We had hoped to do the Classic & Sportscar Meeting last weekend, but ran into some nasty clutch issues. Both cars had the same disease when we took them out of the shop for a test drive. As soon as the engine was started, the clutch pedal went limp.

I think we more or less exhausted the internet and overseas gurus trying to find the cause, and nobody came up with a proper solution. First, we found that there are several types of clutch forks. We had at least 4 variants…and there’s only one that should be used. Secondly, we’ve pulled the engine on both cars so many times now, I’m sure we’d win an Imp engine swap World Championship easily! Everything that could possibly cause the problem was changed, and UPS had a field week posting overnight stuff to us. We changed slave pumps, master cylinders, bearings, slave cylinder pushrods, made adjustable pushrods, etc ad infineum. To no avail. The pedal would feel ok, and it would all release when pushing the car about in the garage.

Doc looking at the engine of his racing Imp

Due to an apartment located on the floor above our shop, we’re not allowed to fire up the cars indoors, so, naively we thought everything was ok. So we had quite a logistics project each time we had to move the cars outdoors for a test: moving several other cars, parts, winching them back up the hill to the door and so on.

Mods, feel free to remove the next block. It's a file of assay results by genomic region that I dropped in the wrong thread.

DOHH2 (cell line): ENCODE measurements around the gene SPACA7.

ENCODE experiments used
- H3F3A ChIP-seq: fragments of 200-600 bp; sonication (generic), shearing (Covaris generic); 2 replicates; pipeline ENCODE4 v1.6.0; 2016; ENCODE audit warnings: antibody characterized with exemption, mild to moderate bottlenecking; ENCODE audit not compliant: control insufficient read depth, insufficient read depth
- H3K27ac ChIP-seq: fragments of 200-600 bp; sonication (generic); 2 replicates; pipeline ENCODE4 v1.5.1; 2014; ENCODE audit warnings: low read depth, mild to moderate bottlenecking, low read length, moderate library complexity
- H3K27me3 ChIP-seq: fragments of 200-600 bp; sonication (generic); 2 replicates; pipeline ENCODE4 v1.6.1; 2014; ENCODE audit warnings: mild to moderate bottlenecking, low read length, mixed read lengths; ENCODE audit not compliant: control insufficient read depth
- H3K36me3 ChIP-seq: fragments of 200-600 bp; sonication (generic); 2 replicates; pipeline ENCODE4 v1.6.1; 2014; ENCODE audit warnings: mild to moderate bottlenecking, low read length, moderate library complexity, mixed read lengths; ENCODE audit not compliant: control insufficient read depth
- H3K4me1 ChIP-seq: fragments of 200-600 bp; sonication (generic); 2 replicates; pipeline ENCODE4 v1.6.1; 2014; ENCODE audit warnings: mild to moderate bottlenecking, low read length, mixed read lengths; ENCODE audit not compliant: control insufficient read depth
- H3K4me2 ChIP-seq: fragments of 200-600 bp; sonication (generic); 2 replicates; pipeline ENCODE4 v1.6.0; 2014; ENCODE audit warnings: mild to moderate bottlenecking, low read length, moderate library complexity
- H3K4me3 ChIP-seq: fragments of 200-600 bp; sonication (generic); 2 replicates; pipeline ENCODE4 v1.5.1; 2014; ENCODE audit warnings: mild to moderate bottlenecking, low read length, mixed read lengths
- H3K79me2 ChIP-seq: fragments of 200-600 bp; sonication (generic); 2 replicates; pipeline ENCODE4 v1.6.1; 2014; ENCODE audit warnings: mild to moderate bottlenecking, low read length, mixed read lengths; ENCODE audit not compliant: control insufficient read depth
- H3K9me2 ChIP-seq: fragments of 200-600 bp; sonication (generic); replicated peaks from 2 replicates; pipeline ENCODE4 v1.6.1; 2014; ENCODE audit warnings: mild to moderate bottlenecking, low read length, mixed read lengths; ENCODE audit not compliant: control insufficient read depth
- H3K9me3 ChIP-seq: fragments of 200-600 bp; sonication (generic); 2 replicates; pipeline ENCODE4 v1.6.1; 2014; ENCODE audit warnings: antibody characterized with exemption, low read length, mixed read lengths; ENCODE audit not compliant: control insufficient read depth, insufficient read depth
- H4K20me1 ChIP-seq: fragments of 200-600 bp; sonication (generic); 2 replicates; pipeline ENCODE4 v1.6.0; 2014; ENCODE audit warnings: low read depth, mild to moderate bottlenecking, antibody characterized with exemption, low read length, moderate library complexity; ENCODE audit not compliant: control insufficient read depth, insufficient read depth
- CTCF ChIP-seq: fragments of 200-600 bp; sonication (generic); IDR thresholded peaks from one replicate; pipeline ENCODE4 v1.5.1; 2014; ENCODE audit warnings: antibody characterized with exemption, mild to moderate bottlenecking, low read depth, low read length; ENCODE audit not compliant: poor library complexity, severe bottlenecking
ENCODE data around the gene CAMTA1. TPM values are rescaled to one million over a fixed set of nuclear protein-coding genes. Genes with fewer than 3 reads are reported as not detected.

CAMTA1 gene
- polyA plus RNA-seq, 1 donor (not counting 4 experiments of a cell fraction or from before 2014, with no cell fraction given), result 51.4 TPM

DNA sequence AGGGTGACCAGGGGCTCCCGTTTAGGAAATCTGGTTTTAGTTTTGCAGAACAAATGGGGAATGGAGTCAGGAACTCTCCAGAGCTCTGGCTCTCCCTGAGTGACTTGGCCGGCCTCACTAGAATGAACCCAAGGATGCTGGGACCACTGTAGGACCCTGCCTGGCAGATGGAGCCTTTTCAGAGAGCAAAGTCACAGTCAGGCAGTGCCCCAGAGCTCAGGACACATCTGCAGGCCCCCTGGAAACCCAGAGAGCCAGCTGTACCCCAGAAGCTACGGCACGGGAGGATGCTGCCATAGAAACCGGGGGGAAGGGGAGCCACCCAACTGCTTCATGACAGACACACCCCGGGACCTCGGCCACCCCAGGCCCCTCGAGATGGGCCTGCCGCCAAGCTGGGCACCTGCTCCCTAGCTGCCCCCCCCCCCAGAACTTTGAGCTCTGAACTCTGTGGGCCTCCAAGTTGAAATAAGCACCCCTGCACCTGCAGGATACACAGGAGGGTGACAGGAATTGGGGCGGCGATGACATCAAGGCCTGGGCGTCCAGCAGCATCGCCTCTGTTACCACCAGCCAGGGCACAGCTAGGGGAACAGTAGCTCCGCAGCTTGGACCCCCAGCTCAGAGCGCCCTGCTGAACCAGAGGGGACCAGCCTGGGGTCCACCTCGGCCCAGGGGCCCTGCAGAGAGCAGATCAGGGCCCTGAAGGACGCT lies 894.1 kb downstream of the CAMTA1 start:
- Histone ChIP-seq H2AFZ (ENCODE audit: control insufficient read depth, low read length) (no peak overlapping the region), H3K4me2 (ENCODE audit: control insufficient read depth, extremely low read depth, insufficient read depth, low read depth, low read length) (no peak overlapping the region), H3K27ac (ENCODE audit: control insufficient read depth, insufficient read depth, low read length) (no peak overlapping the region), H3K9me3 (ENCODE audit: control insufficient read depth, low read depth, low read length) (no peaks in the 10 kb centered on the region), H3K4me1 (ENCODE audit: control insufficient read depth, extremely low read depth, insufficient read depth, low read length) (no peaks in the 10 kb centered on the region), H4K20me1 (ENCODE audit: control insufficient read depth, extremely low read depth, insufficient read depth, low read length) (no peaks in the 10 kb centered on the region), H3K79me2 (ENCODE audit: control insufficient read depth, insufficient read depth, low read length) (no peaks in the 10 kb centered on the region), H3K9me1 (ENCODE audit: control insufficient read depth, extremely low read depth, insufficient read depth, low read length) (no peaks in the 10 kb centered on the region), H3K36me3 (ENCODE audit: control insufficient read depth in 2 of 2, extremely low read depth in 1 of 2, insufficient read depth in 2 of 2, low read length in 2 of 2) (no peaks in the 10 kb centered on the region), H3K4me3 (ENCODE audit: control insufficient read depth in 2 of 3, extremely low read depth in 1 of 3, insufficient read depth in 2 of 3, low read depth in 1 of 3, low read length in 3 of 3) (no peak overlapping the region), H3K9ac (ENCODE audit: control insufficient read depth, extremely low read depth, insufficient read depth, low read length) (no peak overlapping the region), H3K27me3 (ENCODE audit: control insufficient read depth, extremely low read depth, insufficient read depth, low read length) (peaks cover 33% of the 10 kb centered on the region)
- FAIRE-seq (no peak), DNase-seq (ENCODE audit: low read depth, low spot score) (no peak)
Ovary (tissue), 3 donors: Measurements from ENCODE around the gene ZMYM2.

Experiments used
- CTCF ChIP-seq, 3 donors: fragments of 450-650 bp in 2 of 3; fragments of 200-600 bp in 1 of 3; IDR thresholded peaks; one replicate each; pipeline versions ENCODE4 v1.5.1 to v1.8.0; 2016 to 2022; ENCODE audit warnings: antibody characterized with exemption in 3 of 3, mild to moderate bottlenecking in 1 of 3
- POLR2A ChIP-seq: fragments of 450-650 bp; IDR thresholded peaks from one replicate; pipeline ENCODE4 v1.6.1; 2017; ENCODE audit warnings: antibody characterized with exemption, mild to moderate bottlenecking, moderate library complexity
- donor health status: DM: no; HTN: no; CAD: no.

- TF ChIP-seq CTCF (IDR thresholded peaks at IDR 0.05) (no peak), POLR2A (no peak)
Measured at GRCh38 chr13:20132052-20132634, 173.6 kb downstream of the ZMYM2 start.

Finally, after weeks of this, we talked to our gearbox guru Dave Weedon, and he had a few tips that helped with regards to modifying the fork. We run AP sinter clutches on both cars, and have done so for many years without problems. So we put our heads together, chopped down some trees to get a peek at the forest, and found that the only difference to last years’ setup was that we’ve changed the engine blocks from B1 to old straight-edge Imp blocks (#¤”%#¤!!! HTP). And therein lies the answer.
On a B1 block, the clutch sits quite a bit closer to the gearbox – so much in fact, that it is necessary to use special bolts on the flywheel so it won’t foul the box casing. A sinter clutch is much lower than a standard item. Out problem has been that the release bearing and fork sit too far away from the clutch, so when the engine fires up, the vibrations will make the release bearing operate at a bad angle, hence not proper operation.
With Dave Weedon’s tricks of adding a Mini-style adjustment/stop bolt to the fork, and a spring to hold the bearing straight, then setting everything up nice and tight, we’ve nailed it. So last sunday, we had the pleasure of doing some dirt-tracking around the shop.

It would be nice to give the engines a mild start with a proper rolling road test/setup plus a shakedown test, and with only one race remaining this year (and Doc out travelling the weekend before) we probably won’t fork out (ha ha) the dosh for licenses etc just to do a test race, but rather aim for a track day and some time at the rollers. Then NEXT year (again!?) we’ll be ready from the outset. We think, pray and hope!

The short run in the Imp certainly helped me gain some motivation back – it’s been all to long doing carpenter’s chores in our house rather than fiddling with racecars. This will actually be the first year since 2004 I haven’t entered a single (car) race. Uuurgh!